Factors for Selection a Light Fixture

  • Ceiling/Suspension Height: A luminaire will over or under-illuminate an area if the height is not correct.
  • Lux Level:  This needs to be taken into account for each type of work area.
  • Open Area or Racking: If you have racking to illuminate, consider the spread of light to ensure the whole height of the racking is illuminated.
  • Colour Temperature: Colour temperature is the colour the light from the lamp looks. Warm white at around 2500K gives out a more yellow light than cool (blue) white at 6500K. Cool white also referred to as ‘daylight’, can simulate natural daylight and is said to increase productivity when used in a work environment.
  • Compatible with Existing Controls: Consider costs involved in switching out your current controls or sensors. Many, but not all, high-bay luminaires available are retro-fit and will work with existing controls or sensors.
  • Mounting Height and Position: Consider how much of the area needs to be lit. The general rule for positioning an LED floodlight is that it should be angled downwards at 22 degrees.
  • Sensor Options: LED fitting can also be procured with additional PIR sensors and controls that can detect motion, be set to remain on for a certain amount of time after detecting motion or be tuned to come on at dusk. A PIR sensor switches only when it senses movement within a given range. It is particularly useful in security lighting. The duration of light can often be set by the user. A dusk to dawn sensor is less economical than a PIR sensor.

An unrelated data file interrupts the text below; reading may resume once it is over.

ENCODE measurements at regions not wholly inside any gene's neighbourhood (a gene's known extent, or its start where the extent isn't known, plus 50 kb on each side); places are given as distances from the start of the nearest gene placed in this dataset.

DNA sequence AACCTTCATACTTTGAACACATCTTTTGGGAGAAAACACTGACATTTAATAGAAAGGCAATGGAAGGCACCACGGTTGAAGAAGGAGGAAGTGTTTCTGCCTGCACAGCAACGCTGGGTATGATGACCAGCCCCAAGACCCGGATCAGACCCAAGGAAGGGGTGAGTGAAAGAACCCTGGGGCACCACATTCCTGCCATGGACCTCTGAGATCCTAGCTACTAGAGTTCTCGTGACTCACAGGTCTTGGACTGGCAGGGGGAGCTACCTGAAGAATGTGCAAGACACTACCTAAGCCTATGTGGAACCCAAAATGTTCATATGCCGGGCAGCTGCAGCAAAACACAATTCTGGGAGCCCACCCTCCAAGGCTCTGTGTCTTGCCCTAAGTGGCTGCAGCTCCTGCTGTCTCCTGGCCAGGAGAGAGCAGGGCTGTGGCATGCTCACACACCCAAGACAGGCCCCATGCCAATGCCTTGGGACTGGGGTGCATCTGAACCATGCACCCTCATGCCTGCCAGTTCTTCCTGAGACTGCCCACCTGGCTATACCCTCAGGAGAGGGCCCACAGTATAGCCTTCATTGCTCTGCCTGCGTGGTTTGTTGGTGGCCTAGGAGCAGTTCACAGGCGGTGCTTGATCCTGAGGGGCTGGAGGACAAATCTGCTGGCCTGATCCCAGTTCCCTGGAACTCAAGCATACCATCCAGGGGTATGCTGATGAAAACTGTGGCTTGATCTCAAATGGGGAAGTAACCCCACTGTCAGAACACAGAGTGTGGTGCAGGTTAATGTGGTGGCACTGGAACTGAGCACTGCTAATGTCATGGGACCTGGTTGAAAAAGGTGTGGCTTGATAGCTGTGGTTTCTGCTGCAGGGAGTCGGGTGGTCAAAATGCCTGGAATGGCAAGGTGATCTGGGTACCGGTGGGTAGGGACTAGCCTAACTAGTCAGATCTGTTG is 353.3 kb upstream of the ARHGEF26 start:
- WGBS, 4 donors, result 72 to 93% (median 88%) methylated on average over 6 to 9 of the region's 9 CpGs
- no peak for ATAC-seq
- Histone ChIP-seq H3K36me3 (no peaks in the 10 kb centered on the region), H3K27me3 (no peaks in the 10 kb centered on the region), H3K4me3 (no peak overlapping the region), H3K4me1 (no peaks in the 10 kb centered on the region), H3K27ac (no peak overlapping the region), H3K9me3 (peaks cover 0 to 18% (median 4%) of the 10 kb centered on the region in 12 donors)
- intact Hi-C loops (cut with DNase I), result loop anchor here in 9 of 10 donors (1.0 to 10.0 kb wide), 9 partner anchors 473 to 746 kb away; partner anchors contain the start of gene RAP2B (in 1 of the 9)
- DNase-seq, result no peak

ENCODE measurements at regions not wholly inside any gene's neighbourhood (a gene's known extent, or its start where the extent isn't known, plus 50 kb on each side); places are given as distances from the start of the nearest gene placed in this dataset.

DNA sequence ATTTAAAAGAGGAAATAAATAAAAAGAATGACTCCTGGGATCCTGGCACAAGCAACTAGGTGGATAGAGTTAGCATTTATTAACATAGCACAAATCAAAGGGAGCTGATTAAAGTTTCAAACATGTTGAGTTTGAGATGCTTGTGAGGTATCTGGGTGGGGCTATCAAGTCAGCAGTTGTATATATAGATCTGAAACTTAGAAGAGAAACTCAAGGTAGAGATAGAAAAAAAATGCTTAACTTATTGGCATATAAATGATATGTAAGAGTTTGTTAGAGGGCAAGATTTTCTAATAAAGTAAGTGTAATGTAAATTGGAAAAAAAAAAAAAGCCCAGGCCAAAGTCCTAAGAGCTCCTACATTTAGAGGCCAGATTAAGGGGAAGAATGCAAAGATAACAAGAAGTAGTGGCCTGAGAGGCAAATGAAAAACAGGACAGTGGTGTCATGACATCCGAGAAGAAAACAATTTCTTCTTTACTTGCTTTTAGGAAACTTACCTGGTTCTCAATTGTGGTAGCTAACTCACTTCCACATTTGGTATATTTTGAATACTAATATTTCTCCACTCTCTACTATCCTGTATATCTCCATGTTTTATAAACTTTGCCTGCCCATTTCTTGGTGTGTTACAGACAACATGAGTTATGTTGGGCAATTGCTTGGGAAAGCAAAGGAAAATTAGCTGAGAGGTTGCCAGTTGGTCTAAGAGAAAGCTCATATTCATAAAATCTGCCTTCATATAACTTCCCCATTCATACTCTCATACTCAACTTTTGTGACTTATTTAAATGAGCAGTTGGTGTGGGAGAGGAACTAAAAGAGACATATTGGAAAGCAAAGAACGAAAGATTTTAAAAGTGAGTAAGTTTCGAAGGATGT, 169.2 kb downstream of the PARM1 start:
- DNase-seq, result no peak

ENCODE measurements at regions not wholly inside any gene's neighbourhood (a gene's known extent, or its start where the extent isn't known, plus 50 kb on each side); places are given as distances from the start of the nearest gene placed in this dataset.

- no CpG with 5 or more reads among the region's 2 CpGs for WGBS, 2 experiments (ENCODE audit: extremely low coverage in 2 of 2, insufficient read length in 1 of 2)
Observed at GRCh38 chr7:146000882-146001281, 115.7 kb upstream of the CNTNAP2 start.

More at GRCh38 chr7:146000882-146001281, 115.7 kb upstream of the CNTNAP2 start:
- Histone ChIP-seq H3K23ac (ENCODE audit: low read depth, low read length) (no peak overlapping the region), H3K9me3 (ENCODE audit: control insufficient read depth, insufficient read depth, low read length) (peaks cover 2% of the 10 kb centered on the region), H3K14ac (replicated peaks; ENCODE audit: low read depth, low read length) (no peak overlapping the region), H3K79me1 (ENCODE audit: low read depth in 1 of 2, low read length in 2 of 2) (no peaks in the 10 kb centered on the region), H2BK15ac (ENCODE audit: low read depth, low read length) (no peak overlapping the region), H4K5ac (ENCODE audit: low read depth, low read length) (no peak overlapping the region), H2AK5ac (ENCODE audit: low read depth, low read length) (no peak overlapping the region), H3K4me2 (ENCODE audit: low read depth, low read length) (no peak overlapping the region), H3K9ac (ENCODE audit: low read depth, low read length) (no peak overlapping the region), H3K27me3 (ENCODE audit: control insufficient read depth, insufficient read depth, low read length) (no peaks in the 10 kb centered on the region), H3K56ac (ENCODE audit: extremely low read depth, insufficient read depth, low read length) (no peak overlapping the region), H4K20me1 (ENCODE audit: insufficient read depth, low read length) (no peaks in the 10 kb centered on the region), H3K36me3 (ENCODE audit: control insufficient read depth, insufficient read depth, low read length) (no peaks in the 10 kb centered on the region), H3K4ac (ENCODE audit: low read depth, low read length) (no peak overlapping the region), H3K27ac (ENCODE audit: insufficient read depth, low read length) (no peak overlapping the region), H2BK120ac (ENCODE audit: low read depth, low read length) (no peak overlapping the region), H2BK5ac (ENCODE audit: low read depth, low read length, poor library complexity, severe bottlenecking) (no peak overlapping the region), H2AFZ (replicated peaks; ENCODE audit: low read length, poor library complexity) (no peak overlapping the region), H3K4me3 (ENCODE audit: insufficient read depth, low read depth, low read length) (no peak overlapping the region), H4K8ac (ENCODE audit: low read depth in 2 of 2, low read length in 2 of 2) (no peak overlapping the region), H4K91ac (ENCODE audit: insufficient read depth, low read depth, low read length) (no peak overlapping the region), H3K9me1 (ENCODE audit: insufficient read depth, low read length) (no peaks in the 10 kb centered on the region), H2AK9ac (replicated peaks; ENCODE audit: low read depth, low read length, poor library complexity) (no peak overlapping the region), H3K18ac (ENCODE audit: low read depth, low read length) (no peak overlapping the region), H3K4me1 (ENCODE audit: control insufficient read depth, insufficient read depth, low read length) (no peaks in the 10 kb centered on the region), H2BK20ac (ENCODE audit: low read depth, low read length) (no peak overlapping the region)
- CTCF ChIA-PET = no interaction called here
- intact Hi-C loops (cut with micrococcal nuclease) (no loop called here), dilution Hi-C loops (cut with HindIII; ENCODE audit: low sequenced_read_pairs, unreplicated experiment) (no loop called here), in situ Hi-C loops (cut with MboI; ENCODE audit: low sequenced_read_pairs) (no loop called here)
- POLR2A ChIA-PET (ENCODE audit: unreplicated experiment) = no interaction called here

Asymmetrical Light Distribution & Its Polar Diagrams

  • Luminaire Size: Typically sizes of 600 x 600mm or 1200 x 600mm are available.
  • Unified Glare Rating (UGR): Unified Glare Rating (UGR) is a psychological measure of Discomfort Glare in interior lighting applications. It can be calculated precisely for a specific lighting arrangement. UGR is defined by document CIE 117-1995, Discomfort Glare in Interior Lighting, and clarified in terms of the tabular display in CIE 190:2010, Calculation and Presentation of Unified Glare Rating Tables for Indoor Lighting Luminaires. For applications where visual display equipment is used, panels with UGR of <19 are usually recommended.
  • Product Fire Rating: TP (A) and TP (B) are terms used in the UK Building Regulations (UK Building Regulations, Fire Safety, Approved Document B, and Volume 2 – Buildings other than dwellings)  & classify lighting diffusers according to their flammability. TP means thermoplastic, and TP materials, such as polycarbonate (PC), acrylic (PMMA) and polystyrene (PS), are commonly used as diffusers in light fittings. While TP (A) rated thermoplastic diffusers do not have any restrictions (except protected stairways and exits enclosed with fire-resisting construction) and can therefore be used in all areas with no limitation, TP (B) rated thermoplastic diffusers are restricted to a maximum of 5m2 for a group of recessed panels with a minimum 3m space between each group of panels.